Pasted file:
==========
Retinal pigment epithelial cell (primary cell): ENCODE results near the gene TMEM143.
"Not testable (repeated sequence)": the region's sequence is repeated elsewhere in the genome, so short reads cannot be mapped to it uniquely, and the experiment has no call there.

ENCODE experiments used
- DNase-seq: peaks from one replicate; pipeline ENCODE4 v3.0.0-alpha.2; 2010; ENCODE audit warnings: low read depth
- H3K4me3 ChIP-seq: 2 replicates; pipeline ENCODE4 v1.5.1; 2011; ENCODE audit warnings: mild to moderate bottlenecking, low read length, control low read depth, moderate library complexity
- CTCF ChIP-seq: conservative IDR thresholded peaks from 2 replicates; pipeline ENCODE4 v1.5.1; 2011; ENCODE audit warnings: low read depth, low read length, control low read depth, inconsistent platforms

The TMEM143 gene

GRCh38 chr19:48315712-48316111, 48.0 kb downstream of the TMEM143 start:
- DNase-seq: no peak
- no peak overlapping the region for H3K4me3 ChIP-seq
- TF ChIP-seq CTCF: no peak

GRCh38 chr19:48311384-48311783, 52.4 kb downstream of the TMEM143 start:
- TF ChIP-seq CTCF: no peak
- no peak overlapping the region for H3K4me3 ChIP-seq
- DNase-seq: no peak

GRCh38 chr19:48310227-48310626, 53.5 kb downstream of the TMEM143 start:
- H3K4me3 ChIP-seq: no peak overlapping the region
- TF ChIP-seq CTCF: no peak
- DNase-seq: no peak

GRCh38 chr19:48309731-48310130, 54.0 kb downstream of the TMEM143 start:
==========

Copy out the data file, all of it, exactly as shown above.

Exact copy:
Retinal pigment epithelial cell (primary cell): ENCODE results near the gene TMEM143.
"Not testable (repeated sequence)": the region's sequence is repeated elsewhere in the genome, so short reads cannot be mapped to it uniquely, and the experiment has no call there.

ENCODE experiments used
- DNase-seq: peaks from one replicate; pipeline ENCODE4 v3.0.0-alpha.2; 2010; ENCODE audit warnings: low read depth
- H3K4me3 ChIP-seq: 2 replicates; pipeline ENCODE4 v1.5.1; 2011; ENCODE audit warnings: mild to moderate bottlenecking, low read length, control low read depth, moderate library complexity
- CTCF ChIP-seq: conservative IDR thresholded peaks from 2 replicates; pipeline ENCODE4 v1.5.1; 2011; ENCODE audit warnings: low read depth, low read length, control low read depth, inconsistent platforms

The TMEM143 gene

GRCh38 chr19:48315712-48316111, 48.0 kb downstream of the TMEM143 start:
- DNase-seq: no peak
- no peak overlapping the region for H3K4me3 ChIP-seq
- TF ChIP-seq CTCF: no peak

GRCh38 chr19:48311384-48311783, 52.4 kb downstream of the TMEM143 start:
- TF ChIP-seq CTCF: no peak
- no peak overlapping the region for H3K4me3 ChIP-seq
- DNase-seq: no peak

GRCh38 chr19:48310227-48310626, 53.5 kb downstream of the TMEM143 start:
- H3K4me3 ChIP-seq: no peak overlapping the region
- TF ChIP-seq CTCF: no peak
- DNase-seq: no peak

GRCh38 chr19:48309731-48310130, 54.0 kb downstream of the TMEM143 start: